Sunday, September 1, 2013

Church worship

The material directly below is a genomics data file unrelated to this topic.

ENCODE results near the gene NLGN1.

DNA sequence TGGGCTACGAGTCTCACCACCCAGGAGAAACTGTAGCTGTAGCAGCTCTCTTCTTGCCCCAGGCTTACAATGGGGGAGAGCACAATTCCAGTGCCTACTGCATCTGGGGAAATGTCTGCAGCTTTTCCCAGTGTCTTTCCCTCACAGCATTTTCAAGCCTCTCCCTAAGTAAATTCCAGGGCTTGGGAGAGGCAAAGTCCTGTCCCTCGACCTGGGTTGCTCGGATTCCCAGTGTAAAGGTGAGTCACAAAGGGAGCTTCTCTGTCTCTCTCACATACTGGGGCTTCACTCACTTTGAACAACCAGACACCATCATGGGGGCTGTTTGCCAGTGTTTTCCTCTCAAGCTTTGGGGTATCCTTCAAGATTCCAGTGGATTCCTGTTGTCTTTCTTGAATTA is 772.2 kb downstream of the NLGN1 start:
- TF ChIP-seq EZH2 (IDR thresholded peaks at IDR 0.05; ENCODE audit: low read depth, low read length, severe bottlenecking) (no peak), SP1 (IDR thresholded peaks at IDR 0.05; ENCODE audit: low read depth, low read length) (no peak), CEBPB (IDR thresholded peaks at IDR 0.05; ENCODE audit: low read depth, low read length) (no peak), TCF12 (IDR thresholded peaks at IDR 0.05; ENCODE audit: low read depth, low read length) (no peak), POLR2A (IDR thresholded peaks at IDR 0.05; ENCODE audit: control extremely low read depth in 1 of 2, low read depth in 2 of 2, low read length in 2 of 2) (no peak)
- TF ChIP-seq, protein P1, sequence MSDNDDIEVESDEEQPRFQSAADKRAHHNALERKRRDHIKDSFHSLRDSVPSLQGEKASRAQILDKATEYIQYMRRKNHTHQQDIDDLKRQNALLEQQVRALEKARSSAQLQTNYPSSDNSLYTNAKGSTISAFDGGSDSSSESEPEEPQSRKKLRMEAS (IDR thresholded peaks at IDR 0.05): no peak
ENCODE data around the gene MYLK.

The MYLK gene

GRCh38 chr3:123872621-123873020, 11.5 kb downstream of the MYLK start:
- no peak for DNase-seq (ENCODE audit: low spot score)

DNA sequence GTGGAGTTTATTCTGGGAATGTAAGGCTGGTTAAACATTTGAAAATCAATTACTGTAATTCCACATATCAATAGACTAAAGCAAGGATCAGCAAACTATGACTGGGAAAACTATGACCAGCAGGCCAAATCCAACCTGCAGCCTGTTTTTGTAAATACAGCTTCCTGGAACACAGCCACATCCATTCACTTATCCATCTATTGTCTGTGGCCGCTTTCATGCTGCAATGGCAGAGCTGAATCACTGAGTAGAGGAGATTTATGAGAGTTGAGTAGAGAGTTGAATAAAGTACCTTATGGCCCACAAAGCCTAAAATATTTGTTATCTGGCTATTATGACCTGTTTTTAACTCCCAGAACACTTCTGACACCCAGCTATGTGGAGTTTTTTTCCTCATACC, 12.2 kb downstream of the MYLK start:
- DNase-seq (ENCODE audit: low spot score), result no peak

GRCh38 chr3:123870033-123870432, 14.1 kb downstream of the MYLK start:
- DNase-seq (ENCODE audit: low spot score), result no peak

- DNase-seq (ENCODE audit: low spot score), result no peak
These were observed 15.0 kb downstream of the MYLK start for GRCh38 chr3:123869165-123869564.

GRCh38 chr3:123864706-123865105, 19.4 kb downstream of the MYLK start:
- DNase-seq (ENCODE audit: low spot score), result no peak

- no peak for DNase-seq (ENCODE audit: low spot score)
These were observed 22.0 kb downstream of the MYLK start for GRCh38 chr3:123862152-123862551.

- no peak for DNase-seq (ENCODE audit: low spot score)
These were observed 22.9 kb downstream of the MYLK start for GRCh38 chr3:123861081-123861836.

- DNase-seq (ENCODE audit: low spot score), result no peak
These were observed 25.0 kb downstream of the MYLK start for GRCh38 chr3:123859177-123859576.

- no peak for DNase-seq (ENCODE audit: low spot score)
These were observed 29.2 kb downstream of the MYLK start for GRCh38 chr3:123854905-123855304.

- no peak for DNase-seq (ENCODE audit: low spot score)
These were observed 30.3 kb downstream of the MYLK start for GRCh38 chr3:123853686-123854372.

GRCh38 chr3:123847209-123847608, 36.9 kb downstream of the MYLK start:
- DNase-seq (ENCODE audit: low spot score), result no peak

We have attended an Anglican church in Jacksonville the past few weeks. It is different from the Baptist churches we have served for many years in many ways but similar in some ways, too. This is what I like about it: there is a lot of Scripture, an Old Testament, an Epistle and the Gospel readings. A Psalm is used as a call to worship. Then, there is a sense of rehearsing the whole gospel every service. Through the confession, the assurance, the Nicene Creed, the prayers, the communion service, I feel washed over with the Gospel. Then, there are many people taking part, it is not a pastor centered service. The music is simple and powerful. In the early service we have been to there is a piano, guitar, and two vocalists, one who has played a flute. The music is lyric driven but the vocalists have powerful voices. There are many postures which help us worship. Most churches use standing, or sitting. I appreciate the opportunity to kneel on the benches provided at the pews and the invitation to come forward for communion and kneel at the altar. I have found I like the way we receive the "body" in our outstretched hands as the servers place the wafer there. (There is communion at every service.) The lectionary is used for the scripture readings and the sermon is based on them. That way a person can come to worship having already read the Word that will be read and taught. I have felt these past weeks a releasing of what I had been doing (pastoral ministry) and a renewed sense of "being" in worship. It has been emotional, both refreshing and I sense, renewing. For many years I have planned, led, worried, prodded, worried, pulled - and been near the center of much of what I perceived to be happening at worship (although how can we know what God is doing in worship?). I see there were not many times when I was able to worship - too much looking ahead to the next thing I had to do! I am sure the pastors of the church we are attending do that too, but I sense it is freeing to have the liturgy  provide the structure each week. Many of the words they use are repeated at each service (and why not, who can improve on them, ie, the Nicene Creed, for instance). I was talking to my wife about this today on the drive home ( I also like the 8:30 am service and the half hour drive each way to talk). She said, I think you have been a closet Anglican for a while. Maybe, she is right. The church we are attending seems a good fit for us partly because it is doing some of the things I have tried to do over the years as I studied the scripture and the history of worship. In a sense, this church is not doing anything new. Maybe that's what I like about it.